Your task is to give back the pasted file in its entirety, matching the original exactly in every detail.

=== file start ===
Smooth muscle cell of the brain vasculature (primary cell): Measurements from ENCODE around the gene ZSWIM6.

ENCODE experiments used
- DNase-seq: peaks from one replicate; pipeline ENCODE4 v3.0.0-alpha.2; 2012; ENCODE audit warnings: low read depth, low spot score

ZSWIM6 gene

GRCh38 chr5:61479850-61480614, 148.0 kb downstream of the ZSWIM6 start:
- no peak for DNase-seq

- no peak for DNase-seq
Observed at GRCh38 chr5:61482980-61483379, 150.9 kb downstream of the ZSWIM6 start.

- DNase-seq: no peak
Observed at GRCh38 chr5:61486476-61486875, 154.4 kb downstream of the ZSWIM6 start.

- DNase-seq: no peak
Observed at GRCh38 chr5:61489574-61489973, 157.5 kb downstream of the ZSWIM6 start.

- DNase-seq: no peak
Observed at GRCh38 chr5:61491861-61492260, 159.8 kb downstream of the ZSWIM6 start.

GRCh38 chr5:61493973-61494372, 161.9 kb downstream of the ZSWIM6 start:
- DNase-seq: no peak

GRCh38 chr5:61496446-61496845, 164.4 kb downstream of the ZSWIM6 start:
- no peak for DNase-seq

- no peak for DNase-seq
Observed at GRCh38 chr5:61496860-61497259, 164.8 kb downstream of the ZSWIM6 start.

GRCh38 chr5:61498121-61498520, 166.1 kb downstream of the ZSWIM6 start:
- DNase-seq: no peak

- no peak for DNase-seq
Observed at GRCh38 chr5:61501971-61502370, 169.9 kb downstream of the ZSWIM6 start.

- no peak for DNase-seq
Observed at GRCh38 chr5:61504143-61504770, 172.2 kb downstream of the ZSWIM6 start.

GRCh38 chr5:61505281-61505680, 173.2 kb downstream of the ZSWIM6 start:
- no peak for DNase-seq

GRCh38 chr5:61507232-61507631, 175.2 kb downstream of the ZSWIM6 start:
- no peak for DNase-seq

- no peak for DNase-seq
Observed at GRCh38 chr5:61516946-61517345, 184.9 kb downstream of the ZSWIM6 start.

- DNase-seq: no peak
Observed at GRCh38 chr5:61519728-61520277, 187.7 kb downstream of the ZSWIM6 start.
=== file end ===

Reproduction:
Smooth muscle cell of the brain vasculature (primary cell): Measurements from ENCODE around the gene ZSWIM6.

ENCODE experiments used
- DNase-seq: peaks from one replicate; pipeline ENCODE4 v3.0.0-alpha.2; 2012; ENCODE audit warnings: low read depth, low spot score

ZSWIM6 gene

GRCh38 chr5:61479850-61480614, 148.0 kb downstream of the ZSWIM6 start:
- no peak for DNase-seq

- no peak for DNase-seq
Observed at GRCh38 chr5:61482980-61483379, 150.9 kb downstream of the ZSWIM6 start.

- DNase-seq: no peak
Observed at GRCh38 chr5:61486476-61486875, 154.4 kb downstream of the ZSWIM6 start.

- DNase-seq: no peak
Observed at GRCh38 chr5:61489574-61489973, 157.5 kb downstream of the ZSWIM6 start.

- DNase-seq: no peak
Observed at GRCh38 chr5:61491861-61492260, 159.8 kb downstream of the ZSWIM6 start.

GRCh38 chr5:61493973-61494372, 161.9 kb downstream of the ZSWIM6 start:
- DNase-seq: no peak

GRCh38 chr5:61496446-61496845, 164.4 kb downstream of the ZSWIM6 start:
- no peak for DNase-seq

- no peak for DNase-seq
Observed at GRCh38 chr5:61496860-61497259, 164.8 kb downstream of the ZSWIM6 start.

GRCh38 chr5:61498121-61498520, 166.1 kb downstream of the ZSWIM6 start:
- DNase-seq: no peak

- no peak for DNase-seq
Observed at GRCh38 chr5:61501971-61502370, 169.9 kb downstream of the ZSWIM6 start.

- no peak for DNase-seq
Observed at GRCh38 chr5:61504143-61504770, 172.2 kb downstream of the ZSWIM6 start.

GRCh38 chr5:61505281-61505680, 173.2 kb downstream of the ZSWIM6 start:
- no peak for DNase-seq

GRCh38 chr5:61507232-61507631, 175.2 kb downstream of the ZSWIM6 start:
- no peak for DNase-seq

- no peak for DNase-seq
Observed at GRCh38 chr5:61516946-61517345, 184.9 kb downstream of the ZSWIM6 start.

- DNase-seq: no peak
Observed at GRCh38 chr5:61519728-61520277, 187.7 kb downstream of the ZSWIM6 start.